Directors: Greg Tiernan, Conrad Vernon Starring: the voices of Seth Rogen, Kristen Wiig, Jonah Hill, Bill Hader, Edward Norton, Salma Hayek Verdict: Live by the sword, fry by the sword
IS Sausage Party the dirtiest film of 2016? Unquestionably. And unashamedly. Really, how could it not be? There’s no polite way to summarise the plot. So look away now if you’d rather keep the day all squeaky clean.
This is the story of a hot dog named Frank (voiced by Seth Rogen) whose one goal in life is to be lodged within a bun named Brenda (Kristen Wiig).
Is Sausage Party the funniest film of 2016?
Not quite. But it is up there in the ROFL rankings in what admittedly hasn’t been a great year for cinematic chuckles. First, a word of warning (as if that single-entendre title was not enough of one): this animated (yes, animated) comedy is not for the faint of heart, nor delicate of constitution.
The screenplay has been co-penned by Rogen and Evan Goldberg, and in keeping with a majority of projects to spring from these like-minded lairs – we’re talking movies like Superbad, Pineapple Express and This is the End – Sausage Party’s “adult” humour inevitably goes with its groin ahead of its gut.
In what can only be described as a tawdry tearing-up of the Toy Story template, the action takes place mostly after-hours on the aisles and shelves of a suburban supermarket.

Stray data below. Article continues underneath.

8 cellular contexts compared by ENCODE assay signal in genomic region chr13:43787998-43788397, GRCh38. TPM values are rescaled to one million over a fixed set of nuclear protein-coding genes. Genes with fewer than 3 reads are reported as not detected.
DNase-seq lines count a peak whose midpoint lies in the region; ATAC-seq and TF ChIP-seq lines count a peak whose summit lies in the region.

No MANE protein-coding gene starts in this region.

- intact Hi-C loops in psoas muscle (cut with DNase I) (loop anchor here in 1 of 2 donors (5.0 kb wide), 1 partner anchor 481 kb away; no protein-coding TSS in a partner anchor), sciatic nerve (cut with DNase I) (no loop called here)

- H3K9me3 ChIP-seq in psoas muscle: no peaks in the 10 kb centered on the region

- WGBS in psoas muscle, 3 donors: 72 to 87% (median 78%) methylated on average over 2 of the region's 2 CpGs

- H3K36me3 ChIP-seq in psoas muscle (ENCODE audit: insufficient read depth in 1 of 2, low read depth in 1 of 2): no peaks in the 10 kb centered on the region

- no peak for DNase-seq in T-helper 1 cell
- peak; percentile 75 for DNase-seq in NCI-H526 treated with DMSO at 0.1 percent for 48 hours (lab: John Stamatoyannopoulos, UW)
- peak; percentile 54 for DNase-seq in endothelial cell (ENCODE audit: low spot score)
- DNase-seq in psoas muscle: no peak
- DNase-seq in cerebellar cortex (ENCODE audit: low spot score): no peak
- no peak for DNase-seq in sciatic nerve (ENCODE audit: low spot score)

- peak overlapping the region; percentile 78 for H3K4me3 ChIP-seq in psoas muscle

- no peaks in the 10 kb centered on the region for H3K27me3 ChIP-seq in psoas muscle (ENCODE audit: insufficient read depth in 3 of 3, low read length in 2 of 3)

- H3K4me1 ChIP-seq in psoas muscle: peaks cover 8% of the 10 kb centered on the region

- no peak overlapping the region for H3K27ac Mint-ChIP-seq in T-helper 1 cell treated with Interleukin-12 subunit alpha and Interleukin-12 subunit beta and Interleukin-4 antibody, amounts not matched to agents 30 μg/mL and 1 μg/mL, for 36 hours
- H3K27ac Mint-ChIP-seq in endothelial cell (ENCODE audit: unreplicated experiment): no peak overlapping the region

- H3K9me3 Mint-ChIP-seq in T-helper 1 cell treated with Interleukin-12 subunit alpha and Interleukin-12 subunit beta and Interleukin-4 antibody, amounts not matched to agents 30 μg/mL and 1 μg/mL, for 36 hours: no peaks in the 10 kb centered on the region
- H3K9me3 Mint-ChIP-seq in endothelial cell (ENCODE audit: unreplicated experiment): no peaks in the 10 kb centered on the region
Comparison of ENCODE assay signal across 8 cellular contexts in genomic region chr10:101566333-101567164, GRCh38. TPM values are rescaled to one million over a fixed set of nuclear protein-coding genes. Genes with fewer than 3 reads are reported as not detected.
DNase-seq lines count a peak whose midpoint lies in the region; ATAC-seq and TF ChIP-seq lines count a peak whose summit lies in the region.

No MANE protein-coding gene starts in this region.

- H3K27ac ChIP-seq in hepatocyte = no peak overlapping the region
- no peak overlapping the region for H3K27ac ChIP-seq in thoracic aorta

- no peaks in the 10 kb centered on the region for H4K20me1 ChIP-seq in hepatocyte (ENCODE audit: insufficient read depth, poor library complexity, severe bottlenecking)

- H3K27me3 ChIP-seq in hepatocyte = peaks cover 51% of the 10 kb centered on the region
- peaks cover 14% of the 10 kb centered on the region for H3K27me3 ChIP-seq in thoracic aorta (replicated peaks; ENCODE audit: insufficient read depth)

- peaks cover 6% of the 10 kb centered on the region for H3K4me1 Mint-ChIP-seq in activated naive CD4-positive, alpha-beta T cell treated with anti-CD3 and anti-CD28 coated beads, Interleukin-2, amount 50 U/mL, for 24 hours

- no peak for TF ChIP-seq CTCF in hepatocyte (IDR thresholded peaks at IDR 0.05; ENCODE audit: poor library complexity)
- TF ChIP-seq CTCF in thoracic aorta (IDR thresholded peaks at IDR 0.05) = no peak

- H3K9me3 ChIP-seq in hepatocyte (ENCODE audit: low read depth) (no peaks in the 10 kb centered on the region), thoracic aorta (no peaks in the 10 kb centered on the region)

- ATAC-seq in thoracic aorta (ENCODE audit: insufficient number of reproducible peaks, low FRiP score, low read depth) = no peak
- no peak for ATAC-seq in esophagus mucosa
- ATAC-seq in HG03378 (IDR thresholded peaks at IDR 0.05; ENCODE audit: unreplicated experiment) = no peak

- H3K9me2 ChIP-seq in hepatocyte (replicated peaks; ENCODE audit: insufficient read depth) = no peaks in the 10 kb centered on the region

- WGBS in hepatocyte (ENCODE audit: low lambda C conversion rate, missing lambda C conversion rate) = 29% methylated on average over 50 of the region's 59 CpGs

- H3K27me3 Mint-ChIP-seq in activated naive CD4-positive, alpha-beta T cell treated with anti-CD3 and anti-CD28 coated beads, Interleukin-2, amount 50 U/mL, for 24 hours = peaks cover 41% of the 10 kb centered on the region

All products for sale are walking, talking and (wouldn’t you just know it?) sex-obsessed beings, and shoppers are none the wiser.
Wisdom is not the strong suit of the pre-packaged heroes of this tale, either. Everybody thinks to be purchased and taken home by a consumer to what is known as “The Great Beyond” is the equivalent of being transported to paradise.
There have been occasional rumours of products being stabbed, carved up, boiled and eaten, but these are still just rumours.
Though Sausage Party is above all else a carnally inclined cartoon, there is more to the movie than just being Pixar with a potty mouth. (Another warning : F-bombs are detonated every few seconds, as are explosive expletives from across the cussing alphabet.)
Look (and listen) past Sausage Party’s unrelenting perfect storm of profanity, and there is actually a semi-sophisticated allegory in play concerning the dangers of blind faith in religion, blind prejudice along ethnic lines, and blind intolerance of sexualities that do not conform to all norms.
While it won’t be winning any awards for amazing wit, there is no denying Sausage Party is grappling with (or is that groping?) more themes and issues than any liveaction comedy in recent memory.
One final warning : Sausage Party saves its best-worst for last, closing with a truly astonishing sequence destined to disturb, disgust and delight any damaged mind who thinks they’ve seen it all.